Hiking with your legs is good, hiking with your legs and arms is even better! Trekking poles can become trusted friends when you’re hiking, and in this article, we explain how to use them to optimize your performance and maximize your fun.
Why you should use trekking poles
We use trekking poles while hiking for two reasons:
- to help maintain balance
- to reduce weight on our joints
Indeed, walking with poles increases stability – especially when you need to get past steep sections – by providing two additional points of contact with the ground in addition to your feet. Because your poles turn you into a quadruped your weight is distributed over four points of contact! Using poles will also help take the pressure off your joints specifically your ankles, knees, and hips. Hiking with poles can reduce the weight on your knees by about 30%.
Learn more about how to choose your trekking poles.
When to use trekking poles
Trekking poles can be used for all types of hiking: on the flats, for ascents and descents, mountain trails, or country lanes. The use of poles is more dependent on the hiker than on the hike. Some people like to have their poles in hand on every outing from start to finish, while others only take them out for steep climbs or spicy descents.
How to walk with trekking poles
Walking with poles should be natural and, above all, shouldn’t require any extra effort. There’s no need to train for hours, just grab your poles and move them naturally following the dynamics of your stride. As you step forward with your left foot, the opposite arm also moves forward following its natural walking movement. On flat, or slightly uneven terrain, it’s not necessary to plant your pole in the ground, just tap it enough to create a rebound.
When hiking fast, swing the pole a little further forward to accentuate the dynamics and help you move forward.
On steep climbs, you can try planting both poles in front of you simultaneously in order to create a pulling motion that will help move your body forward.
How to adjust and hold your trekking poles
Trekking poles adjusted to the right length and correctly held provide a real benefit to your hike. On the other hand, when used incorrectly, your poles can throw you off balance or require more effort. In addition, it’s not recommended to use only one stick because it can modify your natural posture. So, forget the shepherd’s staff, which is better suited to herding sheep than walking!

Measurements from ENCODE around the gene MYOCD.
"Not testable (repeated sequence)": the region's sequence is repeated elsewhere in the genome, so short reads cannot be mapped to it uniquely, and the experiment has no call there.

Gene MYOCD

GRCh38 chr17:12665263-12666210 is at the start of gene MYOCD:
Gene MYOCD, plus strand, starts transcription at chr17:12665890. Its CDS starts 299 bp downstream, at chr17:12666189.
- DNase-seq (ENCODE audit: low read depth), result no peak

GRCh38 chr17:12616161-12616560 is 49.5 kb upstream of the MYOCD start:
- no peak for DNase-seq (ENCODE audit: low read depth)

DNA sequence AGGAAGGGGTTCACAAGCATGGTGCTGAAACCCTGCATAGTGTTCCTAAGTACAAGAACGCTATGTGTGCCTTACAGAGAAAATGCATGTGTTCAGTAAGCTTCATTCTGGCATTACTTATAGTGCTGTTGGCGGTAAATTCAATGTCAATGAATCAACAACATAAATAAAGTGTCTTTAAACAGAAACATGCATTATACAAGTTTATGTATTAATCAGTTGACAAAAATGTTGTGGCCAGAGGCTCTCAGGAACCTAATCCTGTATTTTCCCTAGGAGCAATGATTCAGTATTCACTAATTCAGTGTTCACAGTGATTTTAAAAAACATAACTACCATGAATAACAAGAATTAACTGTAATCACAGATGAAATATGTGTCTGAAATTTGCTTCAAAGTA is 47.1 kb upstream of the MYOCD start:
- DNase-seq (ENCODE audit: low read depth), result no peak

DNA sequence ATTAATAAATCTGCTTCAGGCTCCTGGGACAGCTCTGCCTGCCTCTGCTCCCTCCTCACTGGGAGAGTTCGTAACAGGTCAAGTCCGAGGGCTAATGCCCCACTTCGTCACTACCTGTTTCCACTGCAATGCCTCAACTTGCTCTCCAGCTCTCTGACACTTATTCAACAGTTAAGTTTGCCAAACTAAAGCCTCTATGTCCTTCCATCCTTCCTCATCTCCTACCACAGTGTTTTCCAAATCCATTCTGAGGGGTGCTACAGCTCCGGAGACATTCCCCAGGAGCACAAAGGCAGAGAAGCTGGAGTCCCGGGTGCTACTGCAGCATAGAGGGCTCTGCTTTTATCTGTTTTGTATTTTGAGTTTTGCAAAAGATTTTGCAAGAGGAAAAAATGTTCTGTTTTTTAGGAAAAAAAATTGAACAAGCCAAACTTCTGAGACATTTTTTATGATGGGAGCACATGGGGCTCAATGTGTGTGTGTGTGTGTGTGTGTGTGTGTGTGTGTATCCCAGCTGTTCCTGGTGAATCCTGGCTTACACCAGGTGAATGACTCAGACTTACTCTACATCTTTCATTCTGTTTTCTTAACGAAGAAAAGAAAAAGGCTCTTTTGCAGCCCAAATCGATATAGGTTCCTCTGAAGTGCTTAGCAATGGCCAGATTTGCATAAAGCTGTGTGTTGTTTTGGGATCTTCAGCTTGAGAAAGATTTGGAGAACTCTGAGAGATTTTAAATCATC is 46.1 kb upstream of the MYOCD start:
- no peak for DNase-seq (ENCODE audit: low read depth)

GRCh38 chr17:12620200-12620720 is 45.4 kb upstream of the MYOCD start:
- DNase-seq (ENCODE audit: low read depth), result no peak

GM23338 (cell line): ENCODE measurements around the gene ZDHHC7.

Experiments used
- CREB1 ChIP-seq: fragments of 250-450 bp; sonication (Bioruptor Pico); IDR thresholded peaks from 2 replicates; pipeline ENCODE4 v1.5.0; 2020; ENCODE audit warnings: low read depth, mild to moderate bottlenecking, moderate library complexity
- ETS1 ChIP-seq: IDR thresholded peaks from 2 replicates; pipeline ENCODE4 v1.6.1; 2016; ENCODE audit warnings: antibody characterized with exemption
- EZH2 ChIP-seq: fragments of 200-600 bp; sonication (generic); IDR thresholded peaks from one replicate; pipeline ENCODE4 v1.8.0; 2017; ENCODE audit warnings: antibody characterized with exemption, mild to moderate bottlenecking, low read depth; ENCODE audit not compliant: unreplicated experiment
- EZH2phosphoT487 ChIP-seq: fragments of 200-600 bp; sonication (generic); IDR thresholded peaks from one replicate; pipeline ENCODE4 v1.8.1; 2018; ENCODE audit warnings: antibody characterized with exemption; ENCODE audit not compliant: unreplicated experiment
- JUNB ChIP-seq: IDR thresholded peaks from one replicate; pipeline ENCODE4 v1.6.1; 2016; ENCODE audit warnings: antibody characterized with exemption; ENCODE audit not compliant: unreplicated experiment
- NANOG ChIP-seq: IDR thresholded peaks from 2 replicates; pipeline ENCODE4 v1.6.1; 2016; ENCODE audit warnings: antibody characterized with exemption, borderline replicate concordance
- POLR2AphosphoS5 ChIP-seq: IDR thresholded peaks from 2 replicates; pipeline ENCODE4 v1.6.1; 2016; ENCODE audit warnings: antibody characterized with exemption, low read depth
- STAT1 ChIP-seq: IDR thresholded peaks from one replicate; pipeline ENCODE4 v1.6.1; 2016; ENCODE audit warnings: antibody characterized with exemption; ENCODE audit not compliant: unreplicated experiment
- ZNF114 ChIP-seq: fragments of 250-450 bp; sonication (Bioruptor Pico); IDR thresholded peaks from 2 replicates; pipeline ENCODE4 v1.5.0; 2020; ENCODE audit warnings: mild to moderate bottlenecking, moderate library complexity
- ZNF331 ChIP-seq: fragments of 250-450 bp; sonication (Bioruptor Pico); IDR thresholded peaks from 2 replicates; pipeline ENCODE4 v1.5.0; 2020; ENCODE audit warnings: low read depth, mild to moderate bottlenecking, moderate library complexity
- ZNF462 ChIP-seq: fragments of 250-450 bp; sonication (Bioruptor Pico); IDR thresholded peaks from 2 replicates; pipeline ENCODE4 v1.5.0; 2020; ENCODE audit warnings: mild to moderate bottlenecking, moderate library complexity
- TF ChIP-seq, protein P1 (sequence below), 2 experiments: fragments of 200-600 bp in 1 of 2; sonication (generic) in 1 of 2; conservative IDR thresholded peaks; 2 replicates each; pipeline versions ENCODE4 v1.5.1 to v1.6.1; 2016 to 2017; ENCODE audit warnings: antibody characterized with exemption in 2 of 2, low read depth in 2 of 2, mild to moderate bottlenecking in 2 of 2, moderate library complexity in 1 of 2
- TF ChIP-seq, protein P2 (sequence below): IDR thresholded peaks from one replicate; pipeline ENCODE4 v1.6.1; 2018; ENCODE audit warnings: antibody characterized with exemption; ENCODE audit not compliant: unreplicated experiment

On flat ground, you should hold your poles at a 90˚ angle to the ground with the point touching the ground. Most trekking poles have an ergonomic handle that is easy to grip, and it should be held with a relaxed grip, without pressure. Relax your grip even further to allow the pole to swing between your thumb and forefinger. There is no need to grip the handles of your poles again because that will tire you out more than anything. The wrist strap can also provide additional support for your hand. Simply pass your hand through the strap from below and grab the handle with the strap passing between your palm and the handle. Make sure the strap passes between your thumb and the handle of the pole. Adjust your straps so they wrap around your hands without squeezing them. You should be able to easily remove them if necessary.
On steep grades, if you have adjustable poles, you can reduce the length by 5-10cm to help maintain your balance and increase the pulling effect. Conversely, when going downhill you can increase the length of the poles to provide more support.
Finally, in some situations, poles can be more cumbersome than anything else! When you find yourself on difficult terrain, it is sometimes better to use your arms to keep your balance, put your hands on the ground, or hold onto the rock. In situations like this, you can either hold both poles in one hand or, if you have collapsible poles, store them in your pole quiver or backpack. If you regularly hike with poles, or if you have plans for a multi-day trek, we recommend poles that are both adjustable and collapsible so you can adapt to all types of terrain and situations.